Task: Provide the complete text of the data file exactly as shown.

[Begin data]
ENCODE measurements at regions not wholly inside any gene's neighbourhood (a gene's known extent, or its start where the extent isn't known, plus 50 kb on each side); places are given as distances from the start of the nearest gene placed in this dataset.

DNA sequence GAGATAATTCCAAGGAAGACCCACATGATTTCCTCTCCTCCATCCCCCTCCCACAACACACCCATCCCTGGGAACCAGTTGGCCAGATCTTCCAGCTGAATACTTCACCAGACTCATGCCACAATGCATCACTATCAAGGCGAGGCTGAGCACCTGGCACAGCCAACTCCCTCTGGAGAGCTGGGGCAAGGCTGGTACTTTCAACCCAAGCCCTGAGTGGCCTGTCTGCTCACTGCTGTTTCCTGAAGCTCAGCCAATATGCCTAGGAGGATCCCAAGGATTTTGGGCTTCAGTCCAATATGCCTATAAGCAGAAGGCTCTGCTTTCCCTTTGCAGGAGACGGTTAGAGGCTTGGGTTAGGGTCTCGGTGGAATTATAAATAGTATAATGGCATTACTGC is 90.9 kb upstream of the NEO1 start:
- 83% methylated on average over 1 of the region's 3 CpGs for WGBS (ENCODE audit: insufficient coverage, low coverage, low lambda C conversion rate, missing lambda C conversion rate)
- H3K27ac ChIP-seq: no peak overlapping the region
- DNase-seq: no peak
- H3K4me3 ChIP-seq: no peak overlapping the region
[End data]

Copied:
ENCODE measurements at regions not wholly inside any gene's neighbourhood (a gene's known extent, or its start where the extent isn't known, plus 50 kb on each side); places are given as distances from the start of the nearest gene placed in this dataset.

DNA sequence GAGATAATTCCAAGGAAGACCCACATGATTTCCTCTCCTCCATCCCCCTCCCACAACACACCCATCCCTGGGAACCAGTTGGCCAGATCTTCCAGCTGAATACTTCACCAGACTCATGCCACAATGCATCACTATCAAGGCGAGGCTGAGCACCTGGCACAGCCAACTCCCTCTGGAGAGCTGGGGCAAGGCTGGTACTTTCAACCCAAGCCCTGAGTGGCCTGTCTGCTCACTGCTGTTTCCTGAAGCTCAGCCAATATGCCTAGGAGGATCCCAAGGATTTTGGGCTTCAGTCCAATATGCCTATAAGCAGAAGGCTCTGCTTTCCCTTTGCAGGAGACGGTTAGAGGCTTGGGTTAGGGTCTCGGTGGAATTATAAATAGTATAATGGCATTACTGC is 90.9 kb upstream of the NEO1 start:
- 83% methylated on average over 1 of the region's 3 CpGs for WGBS (ENCODE audit: insufficient coverage, low coverage, low lambda C conversion rate, missing lambda C conversion rate)
- H3K27ac ChIP-seq: no peak overlapping the region
- DNase-seq: no peak
- H3K4me3 ChIP-seq: no peak overlapping the region